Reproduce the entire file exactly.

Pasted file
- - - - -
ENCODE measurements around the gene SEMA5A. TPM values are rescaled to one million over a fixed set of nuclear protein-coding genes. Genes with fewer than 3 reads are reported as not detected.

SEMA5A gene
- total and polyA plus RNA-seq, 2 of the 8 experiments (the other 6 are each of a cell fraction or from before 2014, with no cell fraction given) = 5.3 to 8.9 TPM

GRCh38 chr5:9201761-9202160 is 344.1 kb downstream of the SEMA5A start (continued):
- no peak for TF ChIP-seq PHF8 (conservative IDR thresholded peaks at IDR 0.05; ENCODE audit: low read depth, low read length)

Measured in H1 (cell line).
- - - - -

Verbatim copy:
ENCODE measurements around the gene SEMA5A. TPM values are rescaled to one million over a fixed set of nuclear protein-coding genes. Genes with fewer than 3 reads are reported as not detected.

SEMA5A gene
- total and polyA plus RNA-seq, 2 of the 8 experiments (the other 6 are each of a cell fraction or from before 2014, with no cell fraction given) = 5.3 to 8.9 TPM

GRCh38 chr5:9201761-9202160 is 344.1 kb downstream of the SEMA5A start (continued):
- no peak for TF ChIP-seq PHF8 (conservative IDR thresholded peaks at IDR 0.05; ENCODE audit: low read depth, low read length)

Measured in H1 (cell line).